Variations in the strength of the Atlantic meridional overturning circulation (AMOC) are a major potential source of decadal and longer climate variability in the Atlantic. This study analyzes continuous integrations of tangent linear and adjoint versions of an ocean general circulation model [Océan Parallélisé (OPA)] and rigorously shows the existence of a weakly damped oscillatory eigenmode of the AMOC centered in the North Atlantic Ocean and controlled solely by linearized ocean dynamics. In this particular GCM, the mode period is roughly 24 years, its e-folding decay time scale is 40 years, and it is the least-damped oscillatory mode in the system. Its mechanism is related to the westward propagation of large-scale temperature anomalies in the northern Atlantic in the latitudinal band between 30° and 60°N. The westward propagation results from a competition among mean eastward zonal advection, equivalent anomalous westward advection caused by the mean meridional temperature gradient, and westward propagation typical of long baroclinic Rossby waves. The zonal structure of temperature anomalies alternates between a dipole (corresponding to an anomalous AMOC) and anomalies of one sign (yielding no changes in the AMOC). Further, it is shown that the system is nonnormal, which implies that the structure of the least-damped eigenmode of the tangent linear model is different from that of the adjoint model. The “adjoint” mode describes the sensitivity of the system (i.e., it gives the most efficient patterns for exciting the leading eigenmode). An idealized model is formulated to highlight the role of the background meridional temperature gradient in the North Atlantic for the mode mechanism and the system nonnormality.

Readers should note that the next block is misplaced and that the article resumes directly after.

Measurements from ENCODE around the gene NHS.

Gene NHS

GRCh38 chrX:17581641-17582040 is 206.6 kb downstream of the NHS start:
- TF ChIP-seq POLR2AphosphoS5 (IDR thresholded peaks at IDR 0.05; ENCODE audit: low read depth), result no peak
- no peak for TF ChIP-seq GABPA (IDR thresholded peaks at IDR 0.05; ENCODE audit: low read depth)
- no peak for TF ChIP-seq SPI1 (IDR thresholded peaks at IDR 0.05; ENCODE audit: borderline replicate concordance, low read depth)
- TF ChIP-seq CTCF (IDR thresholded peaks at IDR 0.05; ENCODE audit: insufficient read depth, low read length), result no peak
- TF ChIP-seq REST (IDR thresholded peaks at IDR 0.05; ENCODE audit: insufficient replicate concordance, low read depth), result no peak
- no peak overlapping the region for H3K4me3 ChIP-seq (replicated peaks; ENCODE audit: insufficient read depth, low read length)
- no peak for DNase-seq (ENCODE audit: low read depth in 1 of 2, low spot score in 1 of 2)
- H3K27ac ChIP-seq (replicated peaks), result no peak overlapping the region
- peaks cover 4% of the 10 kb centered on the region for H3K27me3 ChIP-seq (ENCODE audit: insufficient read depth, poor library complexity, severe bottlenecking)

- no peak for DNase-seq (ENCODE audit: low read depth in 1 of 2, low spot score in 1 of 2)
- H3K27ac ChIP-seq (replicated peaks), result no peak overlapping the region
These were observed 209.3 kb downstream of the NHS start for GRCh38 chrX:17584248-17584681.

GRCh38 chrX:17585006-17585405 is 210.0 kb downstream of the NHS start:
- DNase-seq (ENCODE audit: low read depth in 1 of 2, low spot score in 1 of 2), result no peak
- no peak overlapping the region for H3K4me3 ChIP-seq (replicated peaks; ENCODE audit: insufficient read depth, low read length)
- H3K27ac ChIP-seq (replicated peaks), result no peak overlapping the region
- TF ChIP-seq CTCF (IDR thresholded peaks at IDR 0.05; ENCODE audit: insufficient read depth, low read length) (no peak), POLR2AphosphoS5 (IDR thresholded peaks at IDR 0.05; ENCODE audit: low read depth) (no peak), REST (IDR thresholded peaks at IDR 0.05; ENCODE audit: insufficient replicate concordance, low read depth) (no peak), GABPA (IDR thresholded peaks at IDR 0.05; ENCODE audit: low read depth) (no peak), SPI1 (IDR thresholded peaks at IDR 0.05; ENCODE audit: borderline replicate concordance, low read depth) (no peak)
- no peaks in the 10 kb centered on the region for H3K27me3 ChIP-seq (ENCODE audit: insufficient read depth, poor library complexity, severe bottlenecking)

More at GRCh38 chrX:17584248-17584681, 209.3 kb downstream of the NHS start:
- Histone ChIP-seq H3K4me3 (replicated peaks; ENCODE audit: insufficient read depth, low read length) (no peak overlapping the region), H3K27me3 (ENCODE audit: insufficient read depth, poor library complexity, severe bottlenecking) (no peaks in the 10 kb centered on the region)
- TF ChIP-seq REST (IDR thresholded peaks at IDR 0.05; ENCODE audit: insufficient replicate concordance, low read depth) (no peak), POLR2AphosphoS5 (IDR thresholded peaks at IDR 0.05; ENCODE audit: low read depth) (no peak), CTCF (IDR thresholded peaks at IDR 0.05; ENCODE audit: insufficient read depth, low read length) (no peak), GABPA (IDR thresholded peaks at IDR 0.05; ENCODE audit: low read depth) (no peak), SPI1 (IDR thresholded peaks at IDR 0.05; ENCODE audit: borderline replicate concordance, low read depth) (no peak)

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Florian Sévellec and Alexey V. Fedorov

Abstract